(PhysOrg.com) -- Using a new laser technique, Jim Moran and his colleagues at Pacific Northwest National Laboratory, have devised a method of separating out the parts of hair samples that can reveal details about the recent history of the person to whom it belongs.
In their paper, published in Rapid Communications in Mass Spectrometry, they describe a process theyve devised whereby hair samples are pulled apart, rather than burned as a whole before being measured by a mass spectrometer. Such a process could be used to reveal personal details about someone, such as what they eaten recently; clues that might provide forensic scientists insight into the behavior of victims of foul play for example, or reveal information as the whereabouts of the accused during the time frame surrounding a crime.
Because traditional laser analysis techniques tended to obliterate entire samples as they burned all of its parts together as a whole (leaving their gases to be released and measured in a spectrometer) Moran and his team chose to use a less destructive type of laser that uses only ultraviolet light (similar to the kind used for LASIK eye corrective surgery). They discovered that by doing so they could essentially break apart the individual pieces and parts of the hair as a hole was bored, which could then be burned separately and tested with the spectrometer; sort of like burning the filings left over when drilling into a piece of wood with an iron bit. Because hair grows slowly over time, it creates a timeline of sorts, with different stages representing differing days, weeks or even months The new technique allows for dozens of such holes up to be burned up and down the length of a single strand of hair, retrieving different samples that represent different points in time. Then, by studying the different stages of that timeline, analysts are able to piece together a historical picture of what someone has been eating during different times in the past.
Currently the technique only looks at carbon isotopes released when hair is burned, which is how a historical diet is put together; subsequent experiments however will look at oxygen and nitrogen isotopes as well, to get a better picture of water, sulfur and other mineral intakes which could help identify other environmental circumstances prior to the sample being taken.
Explore further: Patented research remotely detects nitrogen-rich explosives
More information: Laser ablation isotope ratio mass spectrometry for enhanced sensitivity and spatial resolution in stable isotope analysis, James J. Moran, Matt K. Newburn, M. Lizabeth Alexander, Robert L. Sams, James F. Kelly, Helen W. Kreuzer, Rapid Communications in Mass Spectrometry, Article first published online: 12 APR 2011 DOI:10.1002/rcm.4985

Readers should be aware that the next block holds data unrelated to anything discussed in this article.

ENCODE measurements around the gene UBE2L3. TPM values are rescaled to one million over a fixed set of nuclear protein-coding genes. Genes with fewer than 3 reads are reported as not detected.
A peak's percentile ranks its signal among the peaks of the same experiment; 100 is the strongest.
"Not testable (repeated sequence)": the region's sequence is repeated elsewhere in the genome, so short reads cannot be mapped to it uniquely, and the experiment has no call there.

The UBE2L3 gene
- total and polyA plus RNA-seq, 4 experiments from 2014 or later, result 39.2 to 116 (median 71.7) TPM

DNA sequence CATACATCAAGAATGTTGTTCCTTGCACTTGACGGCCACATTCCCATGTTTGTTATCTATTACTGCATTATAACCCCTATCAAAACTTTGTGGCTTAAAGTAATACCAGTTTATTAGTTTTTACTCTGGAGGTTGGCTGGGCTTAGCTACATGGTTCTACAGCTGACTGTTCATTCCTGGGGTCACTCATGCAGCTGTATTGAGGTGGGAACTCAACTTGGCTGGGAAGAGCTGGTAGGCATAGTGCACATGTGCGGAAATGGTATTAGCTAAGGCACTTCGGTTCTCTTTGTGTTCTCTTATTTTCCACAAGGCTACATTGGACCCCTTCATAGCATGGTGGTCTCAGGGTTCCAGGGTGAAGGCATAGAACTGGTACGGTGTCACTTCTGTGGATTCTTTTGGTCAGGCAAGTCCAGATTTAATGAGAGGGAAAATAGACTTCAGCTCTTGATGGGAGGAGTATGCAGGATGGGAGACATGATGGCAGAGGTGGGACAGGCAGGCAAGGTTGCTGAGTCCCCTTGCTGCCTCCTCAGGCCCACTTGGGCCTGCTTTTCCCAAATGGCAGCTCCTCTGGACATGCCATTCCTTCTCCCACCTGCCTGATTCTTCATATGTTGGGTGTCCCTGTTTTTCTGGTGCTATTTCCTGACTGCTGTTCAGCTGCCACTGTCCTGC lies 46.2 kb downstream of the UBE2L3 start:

Stable isotope analysis permits the tracking of physical, chemical, and biological reactions and source materials at a wide variety of spatial scales. We present a laser ablation isotope ratio mass spectrometry (LA-IRMS) method that enables δ13C measurement of solid samples at 50 µm spatial resolution. The method does not require sample pre-treatment to physically separate spatial zones. We use laser ablation of solid samples followed by quantitative combustion of the ablated particulates to convert sample carbon into CO2. Cryofocusing of the resulting CO2 coupled with modulation in the carrier flow rate permits coherent peak introduction into an isotope ratio mass spectrometer, with only 65 ng carbon required per measurement. We conclusively demonstrate that the measured CO2 is produced by combustion of laser-ablated aerosols from the sample surface. We measured δ13C for a series of solid compounds using laser ablation and traditional solid sample analysis techniques. Both techniques produced consistent isotopic results but the laser ablation method required over two orders of magnitude less sample. We demonstrated that LA-IRMS sensitivity coupled with its 50 µm spatial resolution could be used to measure δ13C values along a length of hair, making multiple sample measurements over distances corresponding to a single day's growth. This method will be highly valuable in cases where the δ13C analysis of small samples over prescribed spatial distances is required. Suitable applications include forensic analysis of hair samples, investigations of tightly woven microbial systems, and cases of surface analysis where there is a sharp delineation between different components of a sample.